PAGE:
• J J Hanna

How to Build a Portfolio

Updated: Feb 24

It happened again.


I came home to a letter from a magazine with a check inside, buying the first printing rights to something I wrote.


The excitement I feel whenever I receive a letter from this publisher is ridiculous. They only send mail when they've accepted. Otherwise you receive an email.


Published again.


At least, I will be.



So now let's talk about why.


If I am a suspense writer, as I so often claim to be (wow that made me sound like a liar. I have witnesses who have read my as of yet unpublished novels who can confirm this . . .) I must have a reason for writing, selling, and publishing devotions and articles and other pieces of short nonfiction, right?


The harsh fact of the matter is that if you show up to a meeting with an editor at a writers conference and pitch your book without platform and without past publishing credits, your chances of success fall dramatically.


[Need help getting started with a platform? Check out last week's post for tips on building an authentic platform for your writing career's success.]


Publishers want to see proof that other editors have deemed your writing worthy of publication.

Publishers want to see proof that other editors have deemed your writing worthy of publication. This shows them that you are aware of how the publishing industry works. It proves you can work with an editor, and it proves you're willing to do the work.


Think of it this way: When you walk into a job interview and the hiring manager asks what your past experience has been and how it applies to your desire to work in this job, what happens if you shrug and say, "I've actually never done this before."


For some jobs, that's not a huge problem. Service based jobs usually require a training period and then you're ready to go clean those bathrooms or make those sandwiches on your own. But if you walk into a computer science building applying for a software engineering job and you have no idea how to read code, they're not going to hire you.


The same thing applies here.


By getting published in smaller presses and magazines, you "build your clips" as they used to say (a phrase taken from the actual cutting of your articles out of their respective publications to keep in a folder--newspaper or magazine clippings--so that if an editor asked for proof you could photocopy some of your best clips from your portfolio and mail them to the editor as proof).


Your chances of success crumble when you can't prove your writing style or ability.

Your chances of success crumble when you can't prove your writing style or ability. It's a way of proving you have the right experience for the job, and your way of sending them an audition so they can get to know your voice and style and better judge whether you would mesh well with the other writers in their publication.


So how do you start building clips and gaining bylines?


There are a few places you can start. In my major, we always start with professional book reviews and devotionals.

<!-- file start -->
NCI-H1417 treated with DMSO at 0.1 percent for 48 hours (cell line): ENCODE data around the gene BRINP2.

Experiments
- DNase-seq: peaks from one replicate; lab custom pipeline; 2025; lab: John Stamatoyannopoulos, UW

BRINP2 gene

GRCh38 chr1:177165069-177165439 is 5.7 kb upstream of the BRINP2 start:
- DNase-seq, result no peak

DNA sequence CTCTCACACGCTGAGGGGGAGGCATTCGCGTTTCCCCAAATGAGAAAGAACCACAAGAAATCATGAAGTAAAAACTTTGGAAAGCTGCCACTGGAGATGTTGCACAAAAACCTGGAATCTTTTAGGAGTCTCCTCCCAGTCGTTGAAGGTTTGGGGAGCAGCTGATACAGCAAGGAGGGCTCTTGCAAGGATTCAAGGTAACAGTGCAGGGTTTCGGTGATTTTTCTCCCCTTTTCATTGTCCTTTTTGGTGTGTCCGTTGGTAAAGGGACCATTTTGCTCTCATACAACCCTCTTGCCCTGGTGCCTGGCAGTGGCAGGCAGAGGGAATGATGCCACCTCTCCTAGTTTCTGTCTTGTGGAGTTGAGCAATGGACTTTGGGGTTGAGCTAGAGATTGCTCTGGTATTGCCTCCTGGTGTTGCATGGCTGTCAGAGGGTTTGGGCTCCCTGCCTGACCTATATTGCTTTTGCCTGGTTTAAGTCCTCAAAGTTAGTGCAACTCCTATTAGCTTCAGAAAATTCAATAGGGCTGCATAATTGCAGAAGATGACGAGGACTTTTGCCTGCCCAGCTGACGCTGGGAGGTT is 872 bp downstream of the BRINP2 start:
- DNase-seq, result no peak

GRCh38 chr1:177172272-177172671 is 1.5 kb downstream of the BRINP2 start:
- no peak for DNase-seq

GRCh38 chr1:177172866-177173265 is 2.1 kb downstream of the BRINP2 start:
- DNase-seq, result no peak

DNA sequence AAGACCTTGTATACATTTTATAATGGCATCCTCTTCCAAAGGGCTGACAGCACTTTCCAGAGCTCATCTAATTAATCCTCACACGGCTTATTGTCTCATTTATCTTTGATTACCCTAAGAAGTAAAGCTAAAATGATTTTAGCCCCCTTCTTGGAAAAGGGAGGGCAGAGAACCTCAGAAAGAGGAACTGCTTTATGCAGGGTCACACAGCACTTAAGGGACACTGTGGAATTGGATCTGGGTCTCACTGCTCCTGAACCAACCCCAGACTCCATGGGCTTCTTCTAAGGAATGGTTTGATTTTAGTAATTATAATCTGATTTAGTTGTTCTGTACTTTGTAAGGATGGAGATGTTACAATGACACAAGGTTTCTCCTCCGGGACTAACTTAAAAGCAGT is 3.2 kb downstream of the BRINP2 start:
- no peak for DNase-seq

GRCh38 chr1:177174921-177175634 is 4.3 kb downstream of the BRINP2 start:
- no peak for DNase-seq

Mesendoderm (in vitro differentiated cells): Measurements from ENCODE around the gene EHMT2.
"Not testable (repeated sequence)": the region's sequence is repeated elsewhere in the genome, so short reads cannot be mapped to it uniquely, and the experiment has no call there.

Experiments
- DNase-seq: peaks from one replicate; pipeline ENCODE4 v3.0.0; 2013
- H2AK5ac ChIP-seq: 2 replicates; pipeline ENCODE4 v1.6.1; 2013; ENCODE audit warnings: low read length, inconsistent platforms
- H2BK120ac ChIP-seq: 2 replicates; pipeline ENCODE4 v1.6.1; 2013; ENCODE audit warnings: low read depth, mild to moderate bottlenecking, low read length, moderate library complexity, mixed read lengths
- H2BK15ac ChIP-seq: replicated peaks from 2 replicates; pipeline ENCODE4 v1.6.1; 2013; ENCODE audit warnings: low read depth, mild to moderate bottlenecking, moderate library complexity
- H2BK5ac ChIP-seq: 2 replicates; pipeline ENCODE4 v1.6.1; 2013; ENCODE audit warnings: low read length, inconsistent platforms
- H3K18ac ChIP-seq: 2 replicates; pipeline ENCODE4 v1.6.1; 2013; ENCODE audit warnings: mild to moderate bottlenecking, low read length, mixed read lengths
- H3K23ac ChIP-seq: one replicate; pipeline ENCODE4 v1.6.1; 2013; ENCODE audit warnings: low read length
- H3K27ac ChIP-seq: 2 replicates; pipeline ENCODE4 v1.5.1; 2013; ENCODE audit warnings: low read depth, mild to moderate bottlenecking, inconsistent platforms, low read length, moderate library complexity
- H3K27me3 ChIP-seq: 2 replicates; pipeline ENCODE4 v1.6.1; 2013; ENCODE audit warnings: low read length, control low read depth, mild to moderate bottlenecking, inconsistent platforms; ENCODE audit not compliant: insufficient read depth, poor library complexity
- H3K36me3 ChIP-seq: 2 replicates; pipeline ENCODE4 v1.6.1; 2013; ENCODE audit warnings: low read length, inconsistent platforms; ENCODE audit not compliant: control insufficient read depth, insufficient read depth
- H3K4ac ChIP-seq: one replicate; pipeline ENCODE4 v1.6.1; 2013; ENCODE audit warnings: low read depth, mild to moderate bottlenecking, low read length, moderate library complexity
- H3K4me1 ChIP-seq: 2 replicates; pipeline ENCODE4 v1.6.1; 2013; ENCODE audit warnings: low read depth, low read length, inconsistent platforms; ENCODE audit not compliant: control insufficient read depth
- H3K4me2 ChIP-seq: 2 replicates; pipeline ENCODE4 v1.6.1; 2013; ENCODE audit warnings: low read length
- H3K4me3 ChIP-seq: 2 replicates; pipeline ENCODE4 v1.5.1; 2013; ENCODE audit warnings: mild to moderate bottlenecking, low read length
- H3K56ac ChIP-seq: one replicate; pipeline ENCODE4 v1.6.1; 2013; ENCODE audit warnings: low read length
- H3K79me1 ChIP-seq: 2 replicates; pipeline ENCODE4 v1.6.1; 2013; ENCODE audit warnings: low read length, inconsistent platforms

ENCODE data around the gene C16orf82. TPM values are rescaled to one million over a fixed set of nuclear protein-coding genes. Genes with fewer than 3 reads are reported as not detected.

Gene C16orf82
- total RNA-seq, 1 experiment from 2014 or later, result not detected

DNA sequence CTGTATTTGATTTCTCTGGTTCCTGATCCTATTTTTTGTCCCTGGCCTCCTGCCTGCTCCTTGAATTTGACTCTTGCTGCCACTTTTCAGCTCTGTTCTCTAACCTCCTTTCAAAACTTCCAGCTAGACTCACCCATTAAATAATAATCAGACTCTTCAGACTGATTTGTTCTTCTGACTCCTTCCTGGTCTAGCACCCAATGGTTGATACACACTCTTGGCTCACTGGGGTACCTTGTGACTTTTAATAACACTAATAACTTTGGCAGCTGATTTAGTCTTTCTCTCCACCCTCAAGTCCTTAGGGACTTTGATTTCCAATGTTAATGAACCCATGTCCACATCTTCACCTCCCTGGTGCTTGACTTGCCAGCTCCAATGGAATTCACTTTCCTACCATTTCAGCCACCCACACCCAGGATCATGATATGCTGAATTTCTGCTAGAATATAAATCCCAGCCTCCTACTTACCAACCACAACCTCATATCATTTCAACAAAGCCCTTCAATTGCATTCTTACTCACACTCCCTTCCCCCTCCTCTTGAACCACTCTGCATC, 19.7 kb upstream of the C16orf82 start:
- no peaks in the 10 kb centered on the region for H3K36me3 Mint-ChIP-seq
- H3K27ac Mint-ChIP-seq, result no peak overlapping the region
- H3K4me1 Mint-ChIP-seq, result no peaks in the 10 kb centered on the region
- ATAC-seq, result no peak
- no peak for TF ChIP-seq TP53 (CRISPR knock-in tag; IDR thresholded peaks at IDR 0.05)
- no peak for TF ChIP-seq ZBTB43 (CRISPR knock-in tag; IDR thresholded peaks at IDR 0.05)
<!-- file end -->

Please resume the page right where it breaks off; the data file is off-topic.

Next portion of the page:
Reach out to review companies or publicity managers at publishing houses and ask if they have any ARCs (Advanced Reader Copies) of books that need reviewed. Likely, they'll happily mail you a couple. You read them, and assess them, and submit the review to online review catalogs, newspapers, or magazines.


If you're interested in writing devotions, go research submissions guidelines for devotional magazines and give it a try. The worst that can happen is they reject and you submit it elsewhere.


Once you're more confident that you'll be published or have been published a few times, start reaching out to smaller magazines. You can either reach out to the editor in chief and see if you can get an assignment, or you can write something you think would fit and submit it without invitation.


This is the nice thing about magazines and newspapers. You may have to query to see if they're interested in the article before sending it to them, but sometimes you don't have to, and it turns out in your favor.


Once you've done that for a bit, you can start reaching out to the bigger magazines with a much larger readership.


They'll be more likely to accept because they've seen you prove that you can do it before, and you've honed your craft while building your portfolio.


And then, when it comes down to the wire and you have a novel ready for publication, when a book publisher asks what past publishing credits you've had, you'll have a list that you can pick and choose from to prove your skill.


But you have to put in the work.


You have to be willing to be rejected, or you won't make it as a writer.


Submitting articles to magazines and newspapers will help you get used to hearing "no" and make those months or years of submitting your book to traditional publishers easier to handle. It will thicken your skin and tune your ears to the right things to focus on, rather than simply hearing a "no."


So go out there and get published. Reach out to blogs, magazines, newspapers, anthologies. I don't care where you go, just go get it done.


It can only help your career.



J. J. Hanna graduated from Taylor University with a degree in Professional Writing. She's currently working with literary agent Cyle Young as a literary scout. In what free time she has left, she also works as a freelance writer and editor. To hire her for editing, writing, speaking, or consulting, see the services tab. She can often be found cuddling with a cat, reading the latest suspense novel, or filming YouTube videos about the publishing industry.


Follow her on most social media @authorjjhanna


© 2020 by J. J. Hanna

This site was designed with the
.com
website builder. Create your website today.
Start Now